Document Detail

Timing of infant feeding in relation to childhood asthma and allergic diseases.
MedLine Citation:
PMID:  23182171     Owner:  NLM     Status:  MEDLINE    
BACKGROUND: Emerging evidence questions current recommendations on the timing of infant feeding for the prevention of childhood allergies. The evidence for asthma is inconclusive.
OBJECTIVE: We sought to investigate the associations between the duration of breast-feeding and timing of introduction of complementary foods and the development of asthma and allergies by the age of 5 years.
METHODS: Data were analyzed for 3781 consecutively born children. The dietary exposures were categorized into thirds and analyzed as time-dependent variables. Asthma, allergic rhinitis, and atopic eczema end points were assessed by using the International Study of Asthma and Allergies in Childhood questionnaire, whereas IgE antibodies were analyzed from serum samples at the age of 5 years. Cox proportional hazard and logistic regressions were used for the analyses.
RESULTS: The median duration of exclusive and total breast-feeding was 1.4 months (interquartile range, 0.2-3.5 months) and 7.0 months (interquartile range, 4.0-11.0 months), respectively. Total breast-feeding of 9.5 months or less was associated with an increased risk of nonatopic asthma. Introduction of wheat, rye, oats, or barley at 5 to 5.5 months was inversely associated with asthma and allergic rhinitis, whereas introduction of other cereals at less than 4.5 months increased the risk of atopic eczema. Introduction of egg at 11 months or less was inversely associated with asthma, allergic rhinitis, and atopic sensitization, whereas introduction of fish at 9 months or less was inversely associated with allergic rhinitis and atopic sensitization.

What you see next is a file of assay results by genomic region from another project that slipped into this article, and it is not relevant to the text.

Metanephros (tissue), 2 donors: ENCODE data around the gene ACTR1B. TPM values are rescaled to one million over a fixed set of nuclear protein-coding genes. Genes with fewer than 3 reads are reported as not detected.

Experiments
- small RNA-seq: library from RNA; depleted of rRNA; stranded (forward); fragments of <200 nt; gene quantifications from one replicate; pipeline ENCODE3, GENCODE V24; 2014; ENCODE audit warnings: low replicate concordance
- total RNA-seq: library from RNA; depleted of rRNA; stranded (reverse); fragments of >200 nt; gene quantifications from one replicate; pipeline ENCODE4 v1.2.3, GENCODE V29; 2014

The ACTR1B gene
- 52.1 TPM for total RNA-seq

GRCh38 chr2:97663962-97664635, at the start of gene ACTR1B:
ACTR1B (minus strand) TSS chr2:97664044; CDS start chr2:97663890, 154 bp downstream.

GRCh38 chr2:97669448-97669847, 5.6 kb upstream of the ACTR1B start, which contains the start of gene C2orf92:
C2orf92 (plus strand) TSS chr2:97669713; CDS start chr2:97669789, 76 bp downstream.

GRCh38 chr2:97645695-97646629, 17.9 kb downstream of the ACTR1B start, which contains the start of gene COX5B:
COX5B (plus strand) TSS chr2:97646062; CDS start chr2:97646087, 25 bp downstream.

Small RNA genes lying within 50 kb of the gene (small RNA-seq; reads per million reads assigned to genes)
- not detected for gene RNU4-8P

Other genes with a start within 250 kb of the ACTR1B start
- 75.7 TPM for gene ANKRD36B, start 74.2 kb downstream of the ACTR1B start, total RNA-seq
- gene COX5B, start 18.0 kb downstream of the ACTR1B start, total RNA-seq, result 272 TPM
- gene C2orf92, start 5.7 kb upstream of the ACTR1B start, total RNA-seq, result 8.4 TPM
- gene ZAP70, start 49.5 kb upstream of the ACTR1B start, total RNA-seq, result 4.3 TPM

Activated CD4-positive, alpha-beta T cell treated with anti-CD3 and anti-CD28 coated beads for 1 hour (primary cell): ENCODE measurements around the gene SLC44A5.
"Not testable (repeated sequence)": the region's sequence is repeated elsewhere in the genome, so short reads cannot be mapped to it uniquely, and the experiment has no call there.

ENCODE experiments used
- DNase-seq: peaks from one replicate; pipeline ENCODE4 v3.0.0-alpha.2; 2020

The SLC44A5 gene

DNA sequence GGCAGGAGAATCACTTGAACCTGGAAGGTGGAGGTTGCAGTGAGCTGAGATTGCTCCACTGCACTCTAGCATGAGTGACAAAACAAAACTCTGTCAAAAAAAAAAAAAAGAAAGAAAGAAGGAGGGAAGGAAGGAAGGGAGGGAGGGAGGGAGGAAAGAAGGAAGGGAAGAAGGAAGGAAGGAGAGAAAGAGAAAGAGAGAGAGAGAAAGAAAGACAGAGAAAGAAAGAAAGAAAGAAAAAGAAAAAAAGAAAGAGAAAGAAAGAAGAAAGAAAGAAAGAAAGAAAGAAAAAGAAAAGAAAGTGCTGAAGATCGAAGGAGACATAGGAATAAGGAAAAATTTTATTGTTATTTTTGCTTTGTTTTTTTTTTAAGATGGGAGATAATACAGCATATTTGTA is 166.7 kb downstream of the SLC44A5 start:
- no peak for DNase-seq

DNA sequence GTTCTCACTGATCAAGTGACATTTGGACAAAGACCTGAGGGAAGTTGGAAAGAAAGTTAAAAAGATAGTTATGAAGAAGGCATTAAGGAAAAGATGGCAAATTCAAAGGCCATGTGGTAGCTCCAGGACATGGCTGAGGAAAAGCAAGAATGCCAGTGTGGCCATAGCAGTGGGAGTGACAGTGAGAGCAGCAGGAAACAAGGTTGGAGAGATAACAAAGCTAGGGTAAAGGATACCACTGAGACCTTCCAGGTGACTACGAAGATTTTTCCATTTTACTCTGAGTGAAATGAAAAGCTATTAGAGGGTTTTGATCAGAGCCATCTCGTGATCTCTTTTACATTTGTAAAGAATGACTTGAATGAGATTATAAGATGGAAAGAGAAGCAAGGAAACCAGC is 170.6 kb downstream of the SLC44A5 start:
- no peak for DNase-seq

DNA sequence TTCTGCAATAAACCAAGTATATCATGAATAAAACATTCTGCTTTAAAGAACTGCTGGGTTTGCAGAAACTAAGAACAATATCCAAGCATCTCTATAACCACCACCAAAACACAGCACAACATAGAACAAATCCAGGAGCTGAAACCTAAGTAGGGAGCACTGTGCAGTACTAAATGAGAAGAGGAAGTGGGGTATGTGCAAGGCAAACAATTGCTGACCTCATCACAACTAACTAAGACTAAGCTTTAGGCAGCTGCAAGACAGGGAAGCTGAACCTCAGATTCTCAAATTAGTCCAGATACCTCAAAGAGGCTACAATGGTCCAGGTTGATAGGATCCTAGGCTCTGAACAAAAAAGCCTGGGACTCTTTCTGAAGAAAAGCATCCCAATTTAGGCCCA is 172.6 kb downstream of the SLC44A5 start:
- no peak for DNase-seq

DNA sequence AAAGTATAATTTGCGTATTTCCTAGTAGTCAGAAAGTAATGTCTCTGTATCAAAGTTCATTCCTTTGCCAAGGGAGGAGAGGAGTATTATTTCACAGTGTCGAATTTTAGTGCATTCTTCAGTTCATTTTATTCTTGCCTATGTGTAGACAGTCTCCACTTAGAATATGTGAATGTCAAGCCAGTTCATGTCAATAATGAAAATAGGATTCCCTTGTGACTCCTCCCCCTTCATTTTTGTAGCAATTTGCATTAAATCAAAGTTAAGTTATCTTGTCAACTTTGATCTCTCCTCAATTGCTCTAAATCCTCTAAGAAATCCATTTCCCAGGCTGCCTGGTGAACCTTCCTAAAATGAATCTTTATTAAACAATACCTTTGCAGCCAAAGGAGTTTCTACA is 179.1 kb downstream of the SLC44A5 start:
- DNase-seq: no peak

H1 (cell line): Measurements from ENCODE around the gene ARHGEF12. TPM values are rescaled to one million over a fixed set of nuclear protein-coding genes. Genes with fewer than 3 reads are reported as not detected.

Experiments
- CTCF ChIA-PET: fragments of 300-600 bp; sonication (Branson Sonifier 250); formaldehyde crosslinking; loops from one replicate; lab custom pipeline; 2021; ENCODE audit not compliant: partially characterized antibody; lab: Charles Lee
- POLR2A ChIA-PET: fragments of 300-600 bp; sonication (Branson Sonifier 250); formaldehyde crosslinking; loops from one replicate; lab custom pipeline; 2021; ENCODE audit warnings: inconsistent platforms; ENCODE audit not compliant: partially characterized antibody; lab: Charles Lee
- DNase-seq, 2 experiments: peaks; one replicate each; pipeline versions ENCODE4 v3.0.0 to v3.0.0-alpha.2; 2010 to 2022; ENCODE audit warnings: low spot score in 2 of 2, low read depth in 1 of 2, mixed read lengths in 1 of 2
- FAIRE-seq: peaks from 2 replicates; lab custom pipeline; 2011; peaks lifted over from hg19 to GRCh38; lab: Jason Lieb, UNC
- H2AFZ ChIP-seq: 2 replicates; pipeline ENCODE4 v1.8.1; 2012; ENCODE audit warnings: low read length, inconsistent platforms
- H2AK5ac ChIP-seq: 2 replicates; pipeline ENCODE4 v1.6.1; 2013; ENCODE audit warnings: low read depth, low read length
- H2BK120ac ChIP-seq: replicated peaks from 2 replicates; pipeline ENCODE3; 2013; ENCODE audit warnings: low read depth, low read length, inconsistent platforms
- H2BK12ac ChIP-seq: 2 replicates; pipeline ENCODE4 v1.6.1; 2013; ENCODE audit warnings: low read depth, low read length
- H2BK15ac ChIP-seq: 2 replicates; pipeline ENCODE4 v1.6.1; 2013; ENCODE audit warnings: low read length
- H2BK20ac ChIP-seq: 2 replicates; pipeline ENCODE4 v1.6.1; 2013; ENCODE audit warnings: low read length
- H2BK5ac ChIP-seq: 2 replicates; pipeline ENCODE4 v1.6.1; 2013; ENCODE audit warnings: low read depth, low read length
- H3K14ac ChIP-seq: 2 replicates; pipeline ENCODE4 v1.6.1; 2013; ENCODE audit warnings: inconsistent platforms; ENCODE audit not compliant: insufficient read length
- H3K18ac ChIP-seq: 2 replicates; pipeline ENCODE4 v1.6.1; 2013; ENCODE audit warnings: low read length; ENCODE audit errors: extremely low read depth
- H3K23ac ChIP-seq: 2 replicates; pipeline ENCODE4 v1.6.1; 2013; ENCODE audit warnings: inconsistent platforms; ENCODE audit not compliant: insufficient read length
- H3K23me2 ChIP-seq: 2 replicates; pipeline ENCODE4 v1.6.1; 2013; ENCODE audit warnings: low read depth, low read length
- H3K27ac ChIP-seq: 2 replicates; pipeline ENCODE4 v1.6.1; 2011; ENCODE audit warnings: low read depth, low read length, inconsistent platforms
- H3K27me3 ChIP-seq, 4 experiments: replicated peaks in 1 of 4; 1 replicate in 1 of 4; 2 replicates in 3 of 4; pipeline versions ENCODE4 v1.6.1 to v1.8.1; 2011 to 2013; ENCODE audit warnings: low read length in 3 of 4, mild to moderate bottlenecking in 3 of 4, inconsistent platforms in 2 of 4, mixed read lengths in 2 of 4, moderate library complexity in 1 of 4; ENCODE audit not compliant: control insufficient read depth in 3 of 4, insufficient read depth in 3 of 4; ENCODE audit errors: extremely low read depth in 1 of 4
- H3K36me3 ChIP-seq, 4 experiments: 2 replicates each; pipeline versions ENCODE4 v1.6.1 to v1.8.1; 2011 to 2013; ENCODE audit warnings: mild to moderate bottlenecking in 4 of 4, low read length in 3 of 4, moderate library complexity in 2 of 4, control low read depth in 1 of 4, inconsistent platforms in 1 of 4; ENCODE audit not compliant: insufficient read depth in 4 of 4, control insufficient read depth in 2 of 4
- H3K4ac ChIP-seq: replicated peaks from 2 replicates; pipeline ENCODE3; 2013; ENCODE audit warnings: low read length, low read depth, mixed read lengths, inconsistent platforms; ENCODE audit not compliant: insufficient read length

CONCLUSION: Early introduction of wheat, rye, oats, and barley cereals; fish; and egg (respective to the timing of introduction of each food) seems to decrease the risk of asthma, allergic rhinitis, and atopic sensitization in childhood. Longer duration of total breast-feeding, rather than its exclusivity, was protective against the development of nonatopic but not atopic asthma, suggesting a potential differing effect of breast-feeding on different asthma phenotypes.
Bright I Nwaru; Hanna-Mari Takkinen; Onni Niemelä; Minna Kaila; Maijaliisa Erkkola; Suvi Ahonen; Anna-Maija Haapala; Michael G Kenward; Juha Pekkanen; Riitta Lahesmaa; Juha Kere; Olli Simell; Riitta Veijola; Jorma Ilonen; Heikki Hyöty; Mikael Knip; Suvi M Virtanen
Publication Detail:
Type:  Journal Article; Research Support, Non-U.S. Gov't     Date:  2012-11-22
Journal Detail:
Title:  The Journal of allergy and clinical immunology     Volume:  131     ISSN:  1097-6825     ISO Abbreviation:  J. Allergy Clin. Immunol.     Publication Date:  2013 Jan 
Date Detail:
Created Date:  2012-12-25     Completed Date:  2013-03-06     Revised Date:  2014-02-07    
Medline Journal Info:
Nlm Unique ID:  1275002     Medline TA:  J Allergy Clin Immunol     Country:  United States    
Other Details:
Languages:  eng     Pagination:  78-86     Citation Subset:  AIM; IM    
Copyright Information:
Copyright © 2012 American Academy of Allergy, Asthma & Immunology. Published by Mosby, Inc. All rights reserved.
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MeSH Terms
Asthma / epidemiology,  etiology*
Breast Feeding*
Child, Preschool
Hypersensitivity / epidemiology,  etiology*
Time Factors
Comment In:
Am Fam Physician. 2013 Dec 15;88(12):818-20   [PMID:  24364544 ]

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